Avoiding Oxidation

I attended a session at the Eastern Winery Exposition titled Avoiding Oxidation in Small Wineries. Tom Payette was the presenter and used PowerPoint slides during the presentation. He mentioned several variables that influence oxygen reacting with the wine. Some variables can be controlled while other can not. Tom was especially wary of the use of variable capacity tanks, a popular type of tank used in many small wineries. Most of the problems he was called on to investigate and help with were due to variable capacity tanks. For the short term, these tanks are great. For the long term storage they present challenges for the winemaker. Tom mentioned the importance of controlling the surface area in carboys, barrels and tanks. Topping off gases are a temporary solution to helping reduce oxidation; however, they are not as good as a full tank.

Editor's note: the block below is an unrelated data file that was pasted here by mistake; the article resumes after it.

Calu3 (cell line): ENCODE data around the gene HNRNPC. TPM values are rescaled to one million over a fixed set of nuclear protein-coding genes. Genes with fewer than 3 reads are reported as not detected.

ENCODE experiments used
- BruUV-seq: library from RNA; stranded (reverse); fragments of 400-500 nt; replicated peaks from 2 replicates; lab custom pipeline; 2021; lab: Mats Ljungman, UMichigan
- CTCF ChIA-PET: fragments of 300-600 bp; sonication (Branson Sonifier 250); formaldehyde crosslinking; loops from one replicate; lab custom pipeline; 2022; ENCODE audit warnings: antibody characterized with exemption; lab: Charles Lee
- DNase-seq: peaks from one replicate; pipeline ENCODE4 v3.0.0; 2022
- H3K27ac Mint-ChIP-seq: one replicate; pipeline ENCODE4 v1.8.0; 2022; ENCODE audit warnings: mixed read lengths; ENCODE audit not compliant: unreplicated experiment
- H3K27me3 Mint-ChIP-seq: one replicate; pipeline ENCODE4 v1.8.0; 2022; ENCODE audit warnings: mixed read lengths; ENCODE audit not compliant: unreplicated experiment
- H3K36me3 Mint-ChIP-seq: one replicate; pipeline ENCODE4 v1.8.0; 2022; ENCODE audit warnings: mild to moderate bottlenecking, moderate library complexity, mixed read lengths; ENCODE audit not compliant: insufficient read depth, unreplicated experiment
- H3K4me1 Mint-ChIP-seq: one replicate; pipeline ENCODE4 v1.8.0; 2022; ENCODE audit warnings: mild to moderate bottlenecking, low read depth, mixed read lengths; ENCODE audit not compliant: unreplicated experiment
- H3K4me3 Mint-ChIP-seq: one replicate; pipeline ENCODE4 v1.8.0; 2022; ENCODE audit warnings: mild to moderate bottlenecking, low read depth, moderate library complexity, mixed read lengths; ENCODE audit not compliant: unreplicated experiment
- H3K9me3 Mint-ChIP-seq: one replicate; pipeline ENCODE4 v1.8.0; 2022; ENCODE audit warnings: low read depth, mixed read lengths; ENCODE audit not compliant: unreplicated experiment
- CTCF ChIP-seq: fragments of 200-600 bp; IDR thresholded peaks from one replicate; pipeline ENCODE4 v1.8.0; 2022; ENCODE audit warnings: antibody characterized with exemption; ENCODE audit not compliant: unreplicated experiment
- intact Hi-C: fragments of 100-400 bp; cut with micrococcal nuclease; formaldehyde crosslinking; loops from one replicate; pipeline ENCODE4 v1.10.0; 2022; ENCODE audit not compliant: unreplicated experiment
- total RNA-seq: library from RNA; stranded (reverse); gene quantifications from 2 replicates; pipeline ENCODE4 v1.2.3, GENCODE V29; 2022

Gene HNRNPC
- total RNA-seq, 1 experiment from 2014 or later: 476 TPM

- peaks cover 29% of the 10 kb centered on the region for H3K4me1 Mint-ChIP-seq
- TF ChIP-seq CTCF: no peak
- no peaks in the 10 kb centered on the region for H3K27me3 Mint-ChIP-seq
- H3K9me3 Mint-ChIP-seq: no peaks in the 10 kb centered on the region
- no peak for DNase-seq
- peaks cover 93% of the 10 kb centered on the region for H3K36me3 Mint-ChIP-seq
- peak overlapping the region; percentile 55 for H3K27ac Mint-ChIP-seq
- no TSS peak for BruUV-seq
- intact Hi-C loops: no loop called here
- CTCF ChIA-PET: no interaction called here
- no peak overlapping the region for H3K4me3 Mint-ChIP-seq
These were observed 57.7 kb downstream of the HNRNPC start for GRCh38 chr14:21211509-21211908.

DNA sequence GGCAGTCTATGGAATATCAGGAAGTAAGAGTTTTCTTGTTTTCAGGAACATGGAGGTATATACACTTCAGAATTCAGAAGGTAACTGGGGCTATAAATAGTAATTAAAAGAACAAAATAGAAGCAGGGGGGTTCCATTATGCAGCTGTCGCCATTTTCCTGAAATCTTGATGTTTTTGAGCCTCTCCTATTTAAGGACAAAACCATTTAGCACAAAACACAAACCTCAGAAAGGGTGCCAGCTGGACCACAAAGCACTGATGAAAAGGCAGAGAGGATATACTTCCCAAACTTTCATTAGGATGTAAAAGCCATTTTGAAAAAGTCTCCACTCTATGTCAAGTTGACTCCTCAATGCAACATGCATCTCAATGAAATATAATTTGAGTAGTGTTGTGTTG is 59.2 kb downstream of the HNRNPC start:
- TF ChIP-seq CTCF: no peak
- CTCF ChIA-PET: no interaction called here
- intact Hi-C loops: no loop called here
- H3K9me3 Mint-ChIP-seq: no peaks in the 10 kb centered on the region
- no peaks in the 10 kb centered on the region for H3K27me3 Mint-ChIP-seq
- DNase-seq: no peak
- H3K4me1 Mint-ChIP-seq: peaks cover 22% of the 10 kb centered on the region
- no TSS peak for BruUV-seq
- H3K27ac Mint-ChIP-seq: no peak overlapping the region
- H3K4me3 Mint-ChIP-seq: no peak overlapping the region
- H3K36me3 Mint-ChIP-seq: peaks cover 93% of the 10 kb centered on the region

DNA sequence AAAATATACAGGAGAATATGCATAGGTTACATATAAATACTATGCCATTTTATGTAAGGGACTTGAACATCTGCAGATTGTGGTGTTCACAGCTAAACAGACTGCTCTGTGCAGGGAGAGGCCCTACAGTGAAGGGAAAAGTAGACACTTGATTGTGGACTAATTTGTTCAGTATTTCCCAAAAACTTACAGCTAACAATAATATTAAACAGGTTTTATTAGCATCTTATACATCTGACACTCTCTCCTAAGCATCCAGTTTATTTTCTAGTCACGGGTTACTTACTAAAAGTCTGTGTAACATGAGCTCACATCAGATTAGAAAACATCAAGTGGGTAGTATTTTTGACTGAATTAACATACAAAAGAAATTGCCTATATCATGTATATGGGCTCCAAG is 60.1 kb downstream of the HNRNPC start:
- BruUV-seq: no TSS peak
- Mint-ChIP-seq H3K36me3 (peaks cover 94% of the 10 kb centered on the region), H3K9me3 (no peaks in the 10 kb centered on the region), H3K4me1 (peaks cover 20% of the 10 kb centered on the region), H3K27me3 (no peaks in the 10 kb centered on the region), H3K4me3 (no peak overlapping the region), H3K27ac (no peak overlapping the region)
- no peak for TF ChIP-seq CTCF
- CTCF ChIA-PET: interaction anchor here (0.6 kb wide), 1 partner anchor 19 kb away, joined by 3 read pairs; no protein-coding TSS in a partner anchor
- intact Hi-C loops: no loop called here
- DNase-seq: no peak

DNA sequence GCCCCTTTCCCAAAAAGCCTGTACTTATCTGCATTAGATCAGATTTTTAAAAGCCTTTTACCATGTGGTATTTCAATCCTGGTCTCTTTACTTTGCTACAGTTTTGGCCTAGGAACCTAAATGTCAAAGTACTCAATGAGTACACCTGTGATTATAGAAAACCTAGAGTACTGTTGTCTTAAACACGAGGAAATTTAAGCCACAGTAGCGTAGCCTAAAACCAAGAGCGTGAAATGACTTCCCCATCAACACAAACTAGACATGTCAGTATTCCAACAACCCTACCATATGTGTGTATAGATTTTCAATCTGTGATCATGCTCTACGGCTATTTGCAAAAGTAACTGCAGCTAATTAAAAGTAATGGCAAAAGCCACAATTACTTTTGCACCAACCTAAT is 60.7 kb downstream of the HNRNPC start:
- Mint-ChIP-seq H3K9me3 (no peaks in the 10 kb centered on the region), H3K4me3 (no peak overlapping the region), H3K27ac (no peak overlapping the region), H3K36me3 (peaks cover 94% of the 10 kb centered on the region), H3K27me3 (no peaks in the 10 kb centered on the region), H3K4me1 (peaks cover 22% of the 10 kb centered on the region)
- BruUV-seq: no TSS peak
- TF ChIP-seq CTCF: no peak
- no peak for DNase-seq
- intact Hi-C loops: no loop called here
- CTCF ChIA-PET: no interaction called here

The oxidation challenge is not all doom and gloom. There are some producers that want to create oxidized wines and have a market for them. At some points in the winemaking process, oxygen is a good thing. During fermentation, oxygen is a nutrient for yeasts. In aging, oxygen can soften tannins.

The winemaker can check hoses to see if there are leaks, and reduce the container’s surface area where oxygen can contact the wine. Winemakers should also be cognizant of the potential for wines to become oxidized at different parts of the winemaking process.


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